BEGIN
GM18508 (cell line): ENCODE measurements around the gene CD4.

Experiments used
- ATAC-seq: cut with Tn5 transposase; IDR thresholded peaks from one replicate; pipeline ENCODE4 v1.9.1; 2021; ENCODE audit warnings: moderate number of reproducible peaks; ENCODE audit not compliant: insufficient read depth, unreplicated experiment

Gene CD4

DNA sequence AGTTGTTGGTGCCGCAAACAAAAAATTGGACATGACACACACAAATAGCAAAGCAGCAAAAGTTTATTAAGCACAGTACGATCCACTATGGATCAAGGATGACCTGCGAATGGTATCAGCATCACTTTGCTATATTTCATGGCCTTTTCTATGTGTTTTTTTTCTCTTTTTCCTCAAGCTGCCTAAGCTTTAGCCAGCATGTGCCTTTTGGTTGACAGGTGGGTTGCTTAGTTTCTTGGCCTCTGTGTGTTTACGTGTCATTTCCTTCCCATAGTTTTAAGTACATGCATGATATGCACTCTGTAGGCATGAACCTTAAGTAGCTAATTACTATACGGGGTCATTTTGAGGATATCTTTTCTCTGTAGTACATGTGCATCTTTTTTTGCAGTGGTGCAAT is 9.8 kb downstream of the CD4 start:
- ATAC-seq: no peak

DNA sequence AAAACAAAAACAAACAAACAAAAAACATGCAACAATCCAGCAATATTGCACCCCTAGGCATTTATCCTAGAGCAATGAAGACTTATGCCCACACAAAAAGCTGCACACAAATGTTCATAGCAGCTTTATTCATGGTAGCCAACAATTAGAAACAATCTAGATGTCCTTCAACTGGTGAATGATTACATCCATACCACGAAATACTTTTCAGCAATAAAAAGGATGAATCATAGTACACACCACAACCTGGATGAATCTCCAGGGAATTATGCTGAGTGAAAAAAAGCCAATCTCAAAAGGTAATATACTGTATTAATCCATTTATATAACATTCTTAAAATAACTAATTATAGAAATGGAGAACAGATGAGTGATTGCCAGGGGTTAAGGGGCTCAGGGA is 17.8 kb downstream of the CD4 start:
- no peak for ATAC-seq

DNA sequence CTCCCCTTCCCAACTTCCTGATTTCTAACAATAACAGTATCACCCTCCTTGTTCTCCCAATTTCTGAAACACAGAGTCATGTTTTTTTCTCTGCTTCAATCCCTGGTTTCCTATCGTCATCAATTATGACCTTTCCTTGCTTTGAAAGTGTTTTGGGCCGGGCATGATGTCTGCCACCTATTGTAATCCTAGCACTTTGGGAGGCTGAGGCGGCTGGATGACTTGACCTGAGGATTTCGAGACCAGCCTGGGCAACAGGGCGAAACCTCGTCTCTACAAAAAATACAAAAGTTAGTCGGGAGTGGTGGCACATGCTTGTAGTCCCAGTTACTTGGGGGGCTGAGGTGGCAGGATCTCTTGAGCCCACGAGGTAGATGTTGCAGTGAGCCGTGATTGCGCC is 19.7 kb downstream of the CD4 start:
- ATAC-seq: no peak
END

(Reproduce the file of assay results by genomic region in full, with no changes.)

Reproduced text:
GM18508 (cell line): ENCODE measurements around the gene CD4.

Experiments used
- ATAC-seq: cut with Tn5 transposase; IDR thresholded peaks from one replicate; pipeline ENCODE4 v1.9.1; 2021; ENCODE audit warnings: moderate number of reproducible peaks; ENCODE audit not compliant: insufficient read depth, unreplicated experiment

Gene CD4

DNA sequence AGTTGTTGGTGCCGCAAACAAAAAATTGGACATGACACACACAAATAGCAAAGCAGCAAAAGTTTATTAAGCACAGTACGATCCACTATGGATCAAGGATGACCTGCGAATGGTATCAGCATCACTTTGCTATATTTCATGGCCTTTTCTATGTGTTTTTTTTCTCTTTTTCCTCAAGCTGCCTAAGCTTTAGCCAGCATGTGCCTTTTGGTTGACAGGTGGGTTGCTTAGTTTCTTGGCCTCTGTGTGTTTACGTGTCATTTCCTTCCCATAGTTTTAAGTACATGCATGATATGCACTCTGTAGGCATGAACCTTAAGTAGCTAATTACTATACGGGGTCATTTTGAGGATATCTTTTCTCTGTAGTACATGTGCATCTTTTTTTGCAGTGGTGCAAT is 9.8 kb downstream of the CD4 start:
- ATAC-seq: no peak

DNA sequence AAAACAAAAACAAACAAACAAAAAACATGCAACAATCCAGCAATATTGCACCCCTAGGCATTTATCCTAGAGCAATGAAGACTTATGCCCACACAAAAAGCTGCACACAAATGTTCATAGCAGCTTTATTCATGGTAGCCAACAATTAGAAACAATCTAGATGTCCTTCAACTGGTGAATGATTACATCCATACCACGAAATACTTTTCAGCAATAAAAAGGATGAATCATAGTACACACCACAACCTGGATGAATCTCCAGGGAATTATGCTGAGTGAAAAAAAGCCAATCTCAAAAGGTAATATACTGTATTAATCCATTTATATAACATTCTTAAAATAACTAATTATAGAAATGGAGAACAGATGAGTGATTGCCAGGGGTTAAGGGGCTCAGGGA is 17.8 kb downstream of the CD4 start:
- no peak for ATAC-seq

DNA sequence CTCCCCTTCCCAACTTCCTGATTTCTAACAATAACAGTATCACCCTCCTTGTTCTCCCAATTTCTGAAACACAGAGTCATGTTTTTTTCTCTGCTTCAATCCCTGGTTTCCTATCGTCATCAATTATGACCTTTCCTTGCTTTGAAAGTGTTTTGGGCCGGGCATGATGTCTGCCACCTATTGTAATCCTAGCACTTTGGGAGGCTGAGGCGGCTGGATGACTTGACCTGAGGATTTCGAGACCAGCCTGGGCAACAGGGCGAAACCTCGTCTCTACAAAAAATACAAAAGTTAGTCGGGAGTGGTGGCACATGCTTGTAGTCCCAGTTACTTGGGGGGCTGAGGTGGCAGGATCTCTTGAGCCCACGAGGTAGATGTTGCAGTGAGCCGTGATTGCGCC is 19.7 kb downstream of the CD4 start:
- ATAC-seq: no peak